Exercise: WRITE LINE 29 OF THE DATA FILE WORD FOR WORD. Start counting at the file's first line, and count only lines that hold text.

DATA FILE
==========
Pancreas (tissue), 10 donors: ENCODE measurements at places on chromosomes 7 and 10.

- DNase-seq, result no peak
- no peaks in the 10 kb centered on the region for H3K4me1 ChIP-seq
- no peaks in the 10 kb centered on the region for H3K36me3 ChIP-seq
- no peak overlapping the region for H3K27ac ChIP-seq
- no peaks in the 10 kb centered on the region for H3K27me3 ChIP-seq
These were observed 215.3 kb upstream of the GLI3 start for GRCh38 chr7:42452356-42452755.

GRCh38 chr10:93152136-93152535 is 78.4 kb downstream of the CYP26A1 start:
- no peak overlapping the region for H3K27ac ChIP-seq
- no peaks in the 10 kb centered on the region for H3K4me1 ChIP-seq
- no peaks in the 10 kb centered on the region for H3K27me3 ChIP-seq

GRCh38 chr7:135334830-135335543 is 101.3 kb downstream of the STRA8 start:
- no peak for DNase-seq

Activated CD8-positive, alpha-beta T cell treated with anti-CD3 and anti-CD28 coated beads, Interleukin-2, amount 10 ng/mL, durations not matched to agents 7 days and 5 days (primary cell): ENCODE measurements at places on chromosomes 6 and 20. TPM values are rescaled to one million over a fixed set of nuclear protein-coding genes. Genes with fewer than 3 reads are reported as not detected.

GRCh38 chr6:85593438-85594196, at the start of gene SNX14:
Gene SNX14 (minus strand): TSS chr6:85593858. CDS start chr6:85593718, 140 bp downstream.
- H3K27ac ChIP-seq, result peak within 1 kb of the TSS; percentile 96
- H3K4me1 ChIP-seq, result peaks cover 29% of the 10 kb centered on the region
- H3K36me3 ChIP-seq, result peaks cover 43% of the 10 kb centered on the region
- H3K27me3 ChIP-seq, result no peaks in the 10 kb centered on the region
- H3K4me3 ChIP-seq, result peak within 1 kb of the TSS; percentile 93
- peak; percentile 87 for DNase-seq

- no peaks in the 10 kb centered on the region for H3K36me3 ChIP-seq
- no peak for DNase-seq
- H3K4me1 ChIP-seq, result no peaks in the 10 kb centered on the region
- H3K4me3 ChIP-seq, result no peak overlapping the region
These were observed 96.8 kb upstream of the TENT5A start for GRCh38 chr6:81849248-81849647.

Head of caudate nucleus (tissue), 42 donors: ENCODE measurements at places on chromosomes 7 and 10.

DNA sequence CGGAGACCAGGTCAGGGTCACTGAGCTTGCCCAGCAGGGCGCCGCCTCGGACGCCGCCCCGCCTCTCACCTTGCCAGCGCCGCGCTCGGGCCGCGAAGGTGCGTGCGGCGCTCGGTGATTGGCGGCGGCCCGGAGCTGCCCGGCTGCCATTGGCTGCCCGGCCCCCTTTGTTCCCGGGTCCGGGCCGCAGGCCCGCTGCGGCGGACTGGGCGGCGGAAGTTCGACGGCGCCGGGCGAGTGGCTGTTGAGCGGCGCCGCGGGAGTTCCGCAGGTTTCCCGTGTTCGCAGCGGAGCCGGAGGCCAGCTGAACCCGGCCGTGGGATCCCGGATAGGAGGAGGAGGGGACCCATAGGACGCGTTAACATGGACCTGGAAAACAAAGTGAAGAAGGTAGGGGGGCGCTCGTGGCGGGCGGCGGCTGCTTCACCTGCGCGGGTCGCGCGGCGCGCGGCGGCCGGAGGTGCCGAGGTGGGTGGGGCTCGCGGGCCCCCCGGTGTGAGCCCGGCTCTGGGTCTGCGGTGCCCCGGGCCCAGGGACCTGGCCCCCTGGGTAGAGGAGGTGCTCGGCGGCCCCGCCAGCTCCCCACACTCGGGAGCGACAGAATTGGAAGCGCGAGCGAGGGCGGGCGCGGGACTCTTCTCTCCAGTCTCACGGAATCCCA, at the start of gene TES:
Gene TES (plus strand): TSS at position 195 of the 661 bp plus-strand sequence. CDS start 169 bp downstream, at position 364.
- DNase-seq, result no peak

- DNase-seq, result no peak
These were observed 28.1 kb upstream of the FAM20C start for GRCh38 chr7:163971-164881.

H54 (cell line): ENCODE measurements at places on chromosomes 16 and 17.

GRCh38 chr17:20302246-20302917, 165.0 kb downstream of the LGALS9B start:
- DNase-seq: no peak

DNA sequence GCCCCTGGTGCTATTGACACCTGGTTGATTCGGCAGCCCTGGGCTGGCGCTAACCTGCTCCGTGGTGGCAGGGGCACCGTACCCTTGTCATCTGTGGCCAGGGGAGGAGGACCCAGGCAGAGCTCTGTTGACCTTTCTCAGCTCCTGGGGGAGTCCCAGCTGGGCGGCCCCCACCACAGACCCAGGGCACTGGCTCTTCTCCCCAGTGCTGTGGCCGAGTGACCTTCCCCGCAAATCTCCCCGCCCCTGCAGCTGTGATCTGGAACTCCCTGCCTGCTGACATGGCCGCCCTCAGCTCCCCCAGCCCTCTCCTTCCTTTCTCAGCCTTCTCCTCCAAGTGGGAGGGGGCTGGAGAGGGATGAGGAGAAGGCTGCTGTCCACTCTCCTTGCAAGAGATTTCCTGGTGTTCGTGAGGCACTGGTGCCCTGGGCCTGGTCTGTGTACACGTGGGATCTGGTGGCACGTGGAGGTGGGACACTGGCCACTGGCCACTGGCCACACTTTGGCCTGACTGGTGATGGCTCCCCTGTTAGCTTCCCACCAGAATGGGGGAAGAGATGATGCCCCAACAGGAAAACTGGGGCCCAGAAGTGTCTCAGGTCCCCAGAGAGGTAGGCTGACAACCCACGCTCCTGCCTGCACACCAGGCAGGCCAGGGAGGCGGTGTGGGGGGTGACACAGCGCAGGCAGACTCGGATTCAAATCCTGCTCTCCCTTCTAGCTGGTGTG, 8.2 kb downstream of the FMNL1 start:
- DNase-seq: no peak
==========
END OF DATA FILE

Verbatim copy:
DNA sequence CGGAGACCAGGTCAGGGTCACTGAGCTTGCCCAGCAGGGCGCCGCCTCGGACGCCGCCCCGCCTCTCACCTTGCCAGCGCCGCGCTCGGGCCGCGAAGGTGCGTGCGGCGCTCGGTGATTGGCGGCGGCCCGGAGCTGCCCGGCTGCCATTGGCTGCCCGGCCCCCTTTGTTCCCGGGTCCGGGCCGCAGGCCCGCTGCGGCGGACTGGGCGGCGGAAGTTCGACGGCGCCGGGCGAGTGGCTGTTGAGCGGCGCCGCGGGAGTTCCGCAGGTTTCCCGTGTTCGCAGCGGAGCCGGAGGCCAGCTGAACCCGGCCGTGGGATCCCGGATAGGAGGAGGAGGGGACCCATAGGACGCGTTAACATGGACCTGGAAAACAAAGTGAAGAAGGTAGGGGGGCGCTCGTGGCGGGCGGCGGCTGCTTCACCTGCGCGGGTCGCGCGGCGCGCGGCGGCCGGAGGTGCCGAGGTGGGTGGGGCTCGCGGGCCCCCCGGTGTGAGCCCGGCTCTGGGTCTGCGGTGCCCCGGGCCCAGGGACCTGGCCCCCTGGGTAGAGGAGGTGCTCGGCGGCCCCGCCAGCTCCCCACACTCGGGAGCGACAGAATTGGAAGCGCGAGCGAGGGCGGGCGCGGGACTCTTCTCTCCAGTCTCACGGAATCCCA, at the start of gene TES: